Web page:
Since Henry 9 ’til 5 (in 1970), about the sexual fantasies of an anonymous suburban suit, Godfrey’s work has always moved along parallel lines – adult material on one track, kids’ stuff on the other. His second adult short, Kama Sutra Rides Again, changed everything in 1971. Godfrey and writer Stan Hayward felt there was comedy mileage in a cartoon Kama Sutra. “I had about 12 people working on it, each one was given a different sexual position to work on. When it was finished I got a call from Stanley Kubrick saying he wanted to release it as a short with A Clockwork Orange,” says Godfrey.

He earned next to nothing for Kama Sutra because British Lion owned the rights, but it opened a number of doors, not least the one marked Oscar. “I was showing my films to some students in London’s Leicester Square and an American guy asked me how much I wanted for Kama Sutra,” Godfrey recalls. “He said he liked it a lot and wanted to give it to his son as a wedding present. So I sold him a rough old 16mm print I had knocking around for £150 and thought nothing more about it. Then I hear I’ve been nominated for an Oscar for Kama Sutra Rides Again, which is strange because the film was never sold to America. I thought, if I could get an Oscar nomination without even trying, why didn’t I put my mind to it?”

British Lion gave him £20 000 to make Great, an extremely ambitious half-hour musical about the Victorian engineer Isambard Kingdom Brunel, and in 1975 Bob Godfrey became the first British animator to get an Oscar. In Los Angeles to collect his statuette he got to meet one of his screen idols, Mae West, “flanked by beach boys and held together by sellotape”, shortly before she died.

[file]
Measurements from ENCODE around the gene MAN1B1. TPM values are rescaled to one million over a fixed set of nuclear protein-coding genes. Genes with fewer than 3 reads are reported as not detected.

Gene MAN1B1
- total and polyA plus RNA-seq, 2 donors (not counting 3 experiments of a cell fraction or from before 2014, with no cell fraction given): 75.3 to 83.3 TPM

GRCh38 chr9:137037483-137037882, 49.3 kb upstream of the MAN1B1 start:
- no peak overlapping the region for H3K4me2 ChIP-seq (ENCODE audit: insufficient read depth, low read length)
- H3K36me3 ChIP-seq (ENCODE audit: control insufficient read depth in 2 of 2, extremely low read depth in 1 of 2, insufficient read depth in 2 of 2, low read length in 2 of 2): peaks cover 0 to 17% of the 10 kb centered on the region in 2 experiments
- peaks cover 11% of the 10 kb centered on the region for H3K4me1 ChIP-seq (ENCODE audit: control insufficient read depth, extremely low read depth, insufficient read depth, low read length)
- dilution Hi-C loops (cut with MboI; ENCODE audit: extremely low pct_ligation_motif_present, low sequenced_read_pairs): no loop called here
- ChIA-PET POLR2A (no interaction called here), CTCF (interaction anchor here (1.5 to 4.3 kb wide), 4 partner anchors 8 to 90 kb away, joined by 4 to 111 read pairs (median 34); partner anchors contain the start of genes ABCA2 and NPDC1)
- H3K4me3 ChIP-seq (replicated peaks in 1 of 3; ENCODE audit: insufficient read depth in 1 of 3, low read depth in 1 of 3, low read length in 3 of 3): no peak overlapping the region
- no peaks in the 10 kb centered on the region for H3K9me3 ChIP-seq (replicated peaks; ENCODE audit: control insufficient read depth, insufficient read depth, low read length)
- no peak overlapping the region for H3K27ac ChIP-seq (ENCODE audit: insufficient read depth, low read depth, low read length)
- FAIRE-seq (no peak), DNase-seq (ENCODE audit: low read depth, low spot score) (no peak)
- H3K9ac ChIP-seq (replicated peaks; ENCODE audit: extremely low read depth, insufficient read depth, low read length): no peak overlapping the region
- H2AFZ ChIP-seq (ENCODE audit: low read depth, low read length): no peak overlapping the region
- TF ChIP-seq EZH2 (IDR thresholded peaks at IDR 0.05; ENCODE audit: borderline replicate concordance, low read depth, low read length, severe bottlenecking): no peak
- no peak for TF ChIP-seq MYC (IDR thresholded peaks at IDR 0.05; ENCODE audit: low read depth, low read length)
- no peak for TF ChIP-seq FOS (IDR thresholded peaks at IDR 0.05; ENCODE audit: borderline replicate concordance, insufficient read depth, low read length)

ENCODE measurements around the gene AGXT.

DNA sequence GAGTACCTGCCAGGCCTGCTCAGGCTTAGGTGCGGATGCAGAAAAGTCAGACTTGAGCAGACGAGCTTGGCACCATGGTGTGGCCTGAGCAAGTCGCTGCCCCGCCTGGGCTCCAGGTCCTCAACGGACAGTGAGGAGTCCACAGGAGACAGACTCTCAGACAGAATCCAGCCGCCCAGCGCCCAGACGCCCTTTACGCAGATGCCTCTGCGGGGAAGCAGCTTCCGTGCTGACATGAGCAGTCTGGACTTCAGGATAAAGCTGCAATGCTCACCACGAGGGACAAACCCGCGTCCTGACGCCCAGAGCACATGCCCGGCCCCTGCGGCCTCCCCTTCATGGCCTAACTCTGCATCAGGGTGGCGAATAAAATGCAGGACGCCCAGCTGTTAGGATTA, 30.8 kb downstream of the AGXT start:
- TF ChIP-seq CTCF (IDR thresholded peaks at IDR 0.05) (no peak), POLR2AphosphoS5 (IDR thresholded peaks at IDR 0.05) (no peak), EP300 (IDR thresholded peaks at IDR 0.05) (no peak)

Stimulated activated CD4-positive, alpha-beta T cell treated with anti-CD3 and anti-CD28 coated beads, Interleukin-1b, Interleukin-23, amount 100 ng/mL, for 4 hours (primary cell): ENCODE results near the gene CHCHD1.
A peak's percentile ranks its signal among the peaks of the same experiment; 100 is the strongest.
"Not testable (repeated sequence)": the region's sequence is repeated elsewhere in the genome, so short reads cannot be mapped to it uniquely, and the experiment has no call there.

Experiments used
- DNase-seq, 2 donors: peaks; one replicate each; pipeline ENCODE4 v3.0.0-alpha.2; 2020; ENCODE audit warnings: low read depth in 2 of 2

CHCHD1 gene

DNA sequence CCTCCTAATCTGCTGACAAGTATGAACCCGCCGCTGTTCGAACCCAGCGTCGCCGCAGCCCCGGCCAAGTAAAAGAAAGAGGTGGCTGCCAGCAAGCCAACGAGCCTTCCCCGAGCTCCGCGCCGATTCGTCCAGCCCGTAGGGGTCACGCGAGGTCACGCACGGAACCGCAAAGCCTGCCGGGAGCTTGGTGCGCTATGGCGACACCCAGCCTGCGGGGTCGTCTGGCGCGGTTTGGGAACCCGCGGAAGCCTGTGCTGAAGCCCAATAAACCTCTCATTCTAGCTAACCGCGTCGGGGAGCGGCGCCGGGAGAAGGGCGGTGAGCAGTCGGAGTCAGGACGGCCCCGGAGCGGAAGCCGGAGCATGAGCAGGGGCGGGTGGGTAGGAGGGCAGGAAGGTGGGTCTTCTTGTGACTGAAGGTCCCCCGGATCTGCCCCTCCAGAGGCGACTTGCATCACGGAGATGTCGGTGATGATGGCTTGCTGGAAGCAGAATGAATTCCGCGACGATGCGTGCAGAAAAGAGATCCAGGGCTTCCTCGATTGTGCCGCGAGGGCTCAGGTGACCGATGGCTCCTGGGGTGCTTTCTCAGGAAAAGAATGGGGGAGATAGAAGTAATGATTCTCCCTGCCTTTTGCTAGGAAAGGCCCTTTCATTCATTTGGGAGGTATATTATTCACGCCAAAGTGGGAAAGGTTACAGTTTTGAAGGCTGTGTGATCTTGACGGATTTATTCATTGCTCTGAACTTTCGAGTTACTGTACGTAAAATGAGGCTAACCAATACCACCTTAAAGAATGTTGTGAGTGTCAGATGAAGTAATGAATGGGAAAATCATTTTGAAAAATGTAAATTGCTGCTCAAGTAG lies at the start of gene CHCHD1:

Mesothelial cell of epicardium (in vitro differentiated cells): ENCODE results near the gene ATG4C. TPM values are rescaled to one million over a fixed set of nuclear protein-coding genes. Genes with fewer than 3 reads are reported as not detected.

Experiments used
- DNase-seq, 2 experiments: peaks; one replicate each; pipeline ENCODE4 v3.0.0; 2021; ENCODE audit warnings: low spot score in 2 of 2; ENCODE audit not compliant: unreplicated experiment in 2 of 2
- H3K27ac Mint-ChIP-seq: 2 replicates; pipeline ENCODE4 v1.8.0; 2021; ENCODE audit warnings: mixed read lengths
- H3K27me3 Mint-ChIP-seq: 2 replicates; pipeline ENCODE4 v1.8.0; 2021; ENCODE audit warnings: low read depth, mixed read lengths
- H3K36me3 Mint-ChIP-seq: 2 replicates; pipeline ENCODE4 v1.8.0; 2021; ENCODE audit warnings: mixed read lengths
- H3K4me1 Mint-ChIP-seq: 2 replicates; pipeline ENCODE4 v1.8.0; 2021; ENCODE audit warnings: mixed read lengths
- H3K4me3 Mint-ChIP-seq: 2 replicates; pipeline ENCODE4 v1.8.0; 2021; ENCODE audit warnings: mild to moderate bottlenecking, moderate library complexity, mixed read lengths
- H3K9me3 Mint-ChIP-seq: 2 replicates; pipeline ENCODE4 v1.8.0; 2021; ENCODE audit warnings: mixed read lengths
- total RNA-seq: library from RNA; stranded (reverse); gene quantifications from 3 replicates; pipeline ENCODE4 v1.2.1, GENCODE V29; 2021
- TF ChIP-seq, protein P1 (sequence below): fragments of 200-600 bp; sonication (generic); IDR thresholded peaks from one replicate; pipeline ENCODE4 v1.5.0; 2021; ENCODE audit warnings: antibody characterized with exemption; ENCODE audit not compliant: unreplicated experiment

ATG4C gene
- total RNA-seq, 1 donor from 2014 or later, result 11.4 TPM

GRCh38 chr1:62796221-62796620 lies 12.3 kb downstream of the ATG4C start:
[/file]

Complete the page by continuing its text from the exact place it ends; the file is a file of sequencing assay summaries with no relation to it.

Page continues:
Great also picked up a Bafta, as did Henry 9 ’til 5, and Henry’s Cat, for which he provided the voice-over. He may no longer be making commercials, but the drive and the dedication are still there. Two years ago, Channel Four commissioned him to make Millennium the Musical, and earlier this year he produced a film about Prince William, Will’s World, written by some of The Fast Show team. Claire Kitson, his commissioning editor at Channel Four, found his approach to work unconventional. “He makes a great pretence of being chaotic. We’d have these shambolic meetings, when it would appear that nothing I’d said previously had been understood. But, in fact, he always delivered and he stuck to the schedules a lot more conscientiously than some of the bigger, hi-tech companies I’ve dealt with,” she says.

Director Terry Gilliam, whose graphics for Monty Python owed a lot to Godfrey, was a frequent visitor to Wardour Street in the early 1970s. “Godfrey’s studio was a gathering place for a lot of desperate people. It was a funny, loud, crazy place, people were always getting angry and walking out,” says Gilliam.

Godfrey’s teaching methods are every bit as unorthodox. Stick to the impossible, he tells his students. Once you’ve learnt the rules, set about breaking them. “My aim is to teach the basics of animation, then it’s up to the individual. Great illustrators don’t always make great animators. I’ve known people who can’t actually draw who were great animators.”

Looking back over 60 years, does Godfrey have any regrets? “I’d love to have done a full-length feature, but I can’t seem to stretch myself to that length. When you look at my films, they appear to be a series of 30-second commercials cut together. I’m a short distance man. Well, half an hour tops.”

Bob Godfrey is at London’s National Film Theatre on 26 April (6.30pm) and 28 April (3pm) for two programmes of his animated shorts